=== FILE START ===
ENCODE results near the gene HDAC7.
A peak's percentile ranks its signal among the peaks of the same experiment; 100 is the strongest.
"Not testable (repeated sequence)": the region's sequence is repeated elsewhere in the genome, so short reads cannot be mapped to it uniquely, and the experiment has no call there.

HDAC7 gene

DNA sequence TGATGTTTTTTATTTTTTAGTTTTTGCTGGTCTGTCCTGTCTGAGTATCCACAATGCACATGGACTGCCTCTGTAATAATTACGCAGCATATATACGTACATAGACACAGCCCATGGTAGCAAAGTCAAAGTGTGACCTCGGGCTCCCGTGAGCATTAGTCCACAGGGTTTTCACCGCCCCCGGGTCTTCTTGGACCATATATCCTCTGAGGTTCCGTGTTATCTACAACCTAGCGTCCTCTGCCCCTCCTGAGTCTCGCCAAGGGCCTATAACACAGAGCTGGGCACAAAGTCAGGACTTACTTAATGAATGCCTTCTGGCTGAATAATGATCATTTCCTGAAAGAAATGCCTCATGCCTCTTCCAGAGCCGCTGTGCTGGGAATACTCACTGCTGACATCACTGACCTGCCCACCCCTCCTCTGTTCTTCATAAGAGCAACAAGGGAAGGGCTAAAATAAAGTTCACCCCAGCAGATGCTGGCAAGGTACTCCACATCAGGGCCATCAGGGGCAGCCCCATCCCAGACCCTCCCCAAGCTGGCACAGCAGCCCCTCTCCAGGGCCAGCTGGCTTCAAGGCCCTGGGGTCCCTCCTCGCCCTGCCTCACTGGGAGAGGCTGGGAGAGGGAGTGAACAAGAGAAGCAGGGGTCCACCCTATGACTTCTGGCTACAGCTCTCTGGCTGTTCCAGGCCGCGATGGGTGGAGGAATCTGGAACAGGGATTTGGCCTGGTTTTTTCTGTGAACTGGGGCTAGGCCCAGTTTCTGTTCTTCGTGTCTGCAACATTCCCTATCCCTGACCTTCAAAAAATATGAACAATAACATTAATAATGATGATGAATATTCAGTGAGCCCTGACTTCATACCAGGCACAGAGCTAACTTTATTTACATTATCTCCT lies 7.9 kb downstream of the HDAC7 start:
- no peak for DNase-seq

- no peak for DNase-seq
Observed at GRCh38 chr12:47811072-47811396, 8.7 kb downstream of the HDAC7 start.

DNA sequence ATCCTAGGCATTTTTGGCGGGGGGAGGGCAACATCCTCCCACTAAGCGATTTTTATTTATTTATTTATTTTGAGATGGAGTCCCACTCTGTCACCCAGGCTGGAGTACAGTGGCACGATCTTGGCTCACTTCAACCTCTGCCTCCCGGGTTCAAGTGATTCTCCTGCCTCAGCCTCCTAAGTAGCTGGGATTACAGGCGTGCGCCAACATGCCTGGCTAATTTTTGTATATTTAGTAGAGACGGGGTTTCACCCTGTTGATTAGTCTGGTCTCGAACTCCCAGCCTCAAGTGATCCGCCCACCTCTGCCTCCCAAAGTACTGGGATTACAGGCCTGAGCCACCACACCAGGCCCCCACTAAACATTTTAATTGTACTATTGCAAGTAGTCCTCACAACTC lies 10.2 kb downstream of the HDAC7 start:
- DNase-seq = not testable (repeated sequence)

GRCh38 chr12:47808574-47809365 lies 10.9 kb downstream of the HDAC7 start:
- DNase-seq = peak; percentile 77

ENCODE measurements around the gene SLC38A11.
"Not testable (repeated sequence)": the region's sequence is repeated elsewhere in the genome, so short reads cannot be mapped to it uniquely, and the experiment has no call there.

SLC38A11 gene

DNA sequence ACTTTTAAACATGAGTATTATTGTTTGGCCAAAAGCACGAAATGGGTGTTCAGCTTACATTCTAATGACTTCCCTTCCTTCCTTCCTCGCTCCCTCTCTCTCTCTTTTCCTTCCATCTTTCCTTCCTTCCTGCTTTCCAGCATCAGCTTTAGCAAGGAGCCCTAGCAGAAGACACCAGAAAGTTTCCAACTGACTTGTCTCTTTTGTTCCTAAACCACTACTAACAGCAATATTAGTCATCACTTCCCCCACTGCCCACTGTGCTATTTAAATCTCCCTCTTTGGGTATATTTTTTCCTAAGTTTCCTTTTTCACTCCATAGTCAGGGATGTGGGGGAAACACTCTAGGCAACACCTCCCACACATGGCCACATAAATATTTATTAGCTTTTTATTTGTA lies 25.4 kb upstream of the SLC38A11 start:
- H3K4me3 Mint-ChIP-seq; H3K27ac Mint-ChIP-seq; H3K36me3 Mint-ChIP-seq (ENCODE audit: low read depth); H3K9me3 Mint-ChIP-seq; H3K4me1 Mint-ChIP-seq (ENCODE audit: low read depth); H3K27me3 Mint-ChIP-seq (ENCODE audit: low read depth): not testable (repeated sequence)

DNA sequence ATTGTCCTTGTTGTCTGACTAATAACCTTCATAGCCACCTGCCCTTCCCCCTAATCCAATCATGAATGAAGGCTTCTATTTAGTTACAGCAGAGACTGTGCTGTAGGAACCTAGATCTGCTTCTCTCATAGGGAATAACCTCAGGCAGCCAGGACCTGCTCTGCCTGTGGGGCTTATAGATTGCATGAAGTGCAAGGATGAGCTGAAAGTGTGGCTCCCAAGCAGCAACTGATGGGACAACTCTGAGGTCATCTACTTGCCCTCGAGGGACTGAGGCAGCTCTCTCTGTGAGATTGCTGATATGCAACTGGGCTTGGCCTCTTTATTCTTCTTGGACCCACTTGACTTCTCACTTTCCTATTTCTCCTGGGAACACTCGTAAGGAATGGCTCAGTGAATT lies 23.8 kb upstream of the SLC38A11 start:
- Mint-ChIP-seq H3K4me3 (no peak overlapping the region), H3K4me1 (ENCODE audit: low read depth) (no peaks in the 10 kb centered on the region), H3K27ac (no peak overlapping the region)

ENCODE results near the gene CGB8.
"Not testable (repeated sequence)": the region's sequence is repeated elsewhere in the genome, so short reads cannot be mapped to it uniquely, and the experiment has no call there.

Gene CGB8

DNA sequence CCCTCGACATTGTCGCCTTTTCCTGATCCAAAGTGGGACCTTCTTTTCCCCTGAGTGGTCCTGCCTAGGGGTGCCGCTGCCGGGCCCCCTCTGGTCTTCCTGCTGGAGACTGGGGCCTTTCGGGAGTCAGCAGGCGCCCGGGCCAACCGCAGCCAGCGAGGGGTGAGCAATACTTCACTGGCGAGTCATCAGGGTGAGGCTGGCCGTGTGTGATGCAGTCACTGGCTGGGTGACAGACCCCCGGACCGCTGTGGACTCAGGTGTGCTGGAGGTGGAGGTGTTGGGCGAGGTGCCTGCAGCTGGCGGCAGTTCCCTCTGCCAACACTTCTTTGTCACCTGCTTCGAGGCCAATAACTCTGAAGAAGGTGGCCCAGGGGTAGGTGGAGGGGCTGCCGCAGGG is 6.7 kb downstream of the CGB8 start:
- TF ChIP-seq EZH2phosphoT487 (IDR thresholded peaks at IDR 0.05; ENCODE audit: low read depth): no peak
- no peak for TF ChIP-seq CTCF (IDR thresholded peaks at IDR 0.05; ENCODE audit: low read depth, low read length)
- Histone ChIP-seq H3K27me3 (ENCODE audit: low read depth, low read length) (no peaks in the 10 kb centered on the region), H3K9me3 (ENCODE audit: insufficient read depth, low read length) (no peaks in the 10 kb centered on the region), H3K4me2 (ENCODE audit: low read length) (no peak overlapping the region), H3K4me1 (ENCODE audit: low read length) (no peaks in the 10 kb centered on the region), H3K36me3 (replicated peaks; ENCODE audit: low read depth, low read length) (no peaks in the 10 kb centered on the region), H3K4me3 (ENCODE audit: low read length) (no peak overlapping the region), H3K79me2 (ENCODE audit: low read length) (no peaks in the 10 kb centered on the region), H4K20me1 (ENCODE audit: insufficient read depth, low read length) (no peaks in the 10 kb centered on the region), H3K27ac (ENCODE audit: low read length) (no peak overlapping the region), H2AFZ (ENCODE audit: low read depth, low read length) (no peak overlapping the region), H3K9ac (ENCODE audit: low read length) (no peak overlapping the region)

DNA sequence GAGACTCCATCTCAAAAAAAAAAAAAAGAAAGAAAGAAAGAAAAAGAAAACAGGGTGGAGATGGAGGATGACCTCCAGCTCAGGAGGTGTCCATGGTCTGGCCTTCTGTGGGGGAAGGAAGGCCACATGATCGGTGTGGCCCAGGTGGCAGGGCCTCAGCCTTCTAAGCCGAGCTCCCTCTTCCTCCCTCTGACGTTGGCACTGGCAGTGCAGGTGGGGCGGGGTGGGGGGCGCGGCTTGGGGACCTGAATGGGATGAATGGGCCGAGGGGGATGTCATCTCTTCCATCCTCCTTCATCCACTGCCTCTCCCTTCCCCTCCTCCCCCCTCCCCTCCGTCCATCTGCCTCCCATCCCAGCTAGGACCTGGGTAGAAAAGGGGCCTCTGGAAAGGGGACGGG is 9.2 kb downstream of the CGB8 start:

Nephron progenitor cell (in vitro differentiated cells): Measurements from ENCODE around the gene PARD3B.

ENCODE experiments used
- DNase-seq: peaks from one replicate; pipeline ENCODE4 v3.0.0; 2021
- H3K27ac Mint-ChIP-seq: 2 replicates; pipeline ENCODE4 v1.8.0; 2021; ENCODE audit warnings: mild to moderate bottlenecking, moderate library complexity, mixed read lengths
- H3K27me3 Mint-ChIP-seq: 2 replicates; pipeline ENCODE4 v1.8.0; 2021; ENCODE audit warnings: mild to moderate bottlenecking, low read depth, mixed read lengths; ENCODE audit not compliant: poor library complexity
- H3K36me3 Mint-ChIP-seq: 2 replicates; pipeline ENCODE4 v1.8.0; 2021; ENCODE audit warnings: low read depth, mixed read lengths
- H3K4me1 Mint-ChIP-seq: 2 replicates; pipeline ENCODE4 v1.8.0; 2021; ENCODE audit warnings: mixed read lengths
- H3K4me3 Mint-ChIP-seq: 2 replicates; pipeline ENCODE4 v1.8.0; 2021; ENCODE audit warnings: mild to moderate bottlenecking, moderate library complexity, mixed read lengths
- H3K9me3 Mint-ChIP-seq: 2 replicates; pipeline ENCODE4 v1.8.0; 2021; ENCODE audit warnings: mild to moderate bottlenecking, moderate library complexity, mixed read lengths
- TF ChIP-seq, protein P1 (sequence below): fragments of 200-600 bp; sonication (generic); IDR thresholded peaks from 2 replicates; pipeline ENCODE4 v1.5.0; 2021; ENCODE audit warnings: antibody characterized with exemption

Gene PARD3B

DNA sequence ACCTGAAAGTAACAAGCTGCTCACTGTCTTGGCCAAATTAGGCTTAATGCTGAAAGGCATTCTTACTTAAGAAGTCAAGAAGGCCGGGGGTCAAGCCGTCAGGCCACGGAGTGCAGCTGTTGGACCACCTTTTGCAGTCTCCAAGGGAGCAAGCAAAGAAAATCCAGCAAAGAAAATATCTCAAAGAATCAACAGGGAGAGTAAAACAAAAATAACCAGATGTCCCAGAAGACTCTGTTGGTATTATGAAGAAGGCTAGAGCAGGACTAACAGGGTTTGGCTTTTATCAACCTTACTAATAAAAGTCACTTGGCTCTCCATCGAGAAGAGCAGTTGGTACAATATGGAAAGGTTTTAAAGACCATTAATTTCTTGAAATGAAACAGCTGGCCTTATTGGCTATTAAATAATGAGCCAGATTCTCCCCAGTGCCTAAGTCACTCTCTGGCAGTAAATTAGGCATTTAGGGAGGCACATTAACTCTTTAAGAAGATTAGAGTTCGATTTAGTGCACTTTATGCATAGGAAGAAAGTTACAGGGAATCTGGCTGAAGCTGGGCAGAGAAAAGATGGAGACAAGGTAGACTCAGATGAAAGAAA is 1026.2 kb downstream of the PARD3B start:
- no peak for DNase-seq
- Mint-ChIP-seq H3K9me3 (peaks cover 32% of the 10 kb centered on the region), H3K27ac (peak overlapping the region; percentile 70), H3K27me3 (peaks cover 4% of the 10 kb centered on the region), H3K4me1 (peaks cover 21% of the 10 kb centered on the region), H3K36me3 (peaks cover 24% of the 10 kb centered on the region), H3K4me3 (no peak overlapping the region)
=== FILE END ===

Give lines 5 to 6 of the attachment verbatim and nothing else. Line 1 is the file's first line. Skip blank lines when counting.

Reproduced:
DNA sequence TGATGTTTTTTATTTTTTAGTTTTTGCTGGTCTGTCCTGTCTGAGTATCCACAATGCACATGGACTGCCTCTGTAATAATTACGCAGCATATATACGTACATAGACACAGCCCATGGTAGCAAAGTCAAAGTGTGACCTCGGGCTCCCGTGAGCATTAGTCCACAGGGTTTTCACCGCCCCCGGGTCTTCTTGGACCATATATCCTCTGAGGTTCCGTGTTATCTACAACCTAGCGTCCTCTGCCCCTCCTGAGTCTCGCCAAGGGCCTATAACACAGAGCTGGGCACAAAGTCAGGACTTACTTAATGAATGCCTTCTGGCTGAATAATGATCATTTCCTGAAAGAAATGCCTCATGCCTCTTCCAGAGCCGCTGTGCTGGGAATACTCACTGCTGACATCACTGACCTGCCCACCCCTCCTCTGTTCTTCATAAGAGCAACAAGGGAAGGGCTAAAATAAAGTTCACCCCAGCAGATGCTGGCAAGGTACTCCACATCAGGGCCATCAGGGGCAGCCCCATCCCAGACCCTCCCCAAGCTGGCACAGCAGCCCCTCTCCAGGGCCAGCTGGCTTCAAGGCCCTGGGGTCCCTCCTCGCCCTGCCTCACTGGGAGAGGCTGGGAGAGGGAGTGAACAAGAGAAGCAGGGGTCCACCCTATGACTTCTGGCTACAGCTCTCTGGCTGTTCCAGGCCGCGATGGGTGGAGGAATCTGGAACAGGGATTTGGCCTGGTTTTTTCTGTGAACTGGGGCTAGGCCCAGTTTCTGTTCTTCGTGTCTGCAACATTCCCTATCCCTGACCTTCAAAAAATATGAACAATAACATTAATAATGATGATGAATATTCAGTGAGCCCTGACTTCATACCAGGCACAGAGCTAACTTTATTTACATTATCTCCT lies 7.9 kb downstream of the HDAC7 start:
- no peak for DNase-seq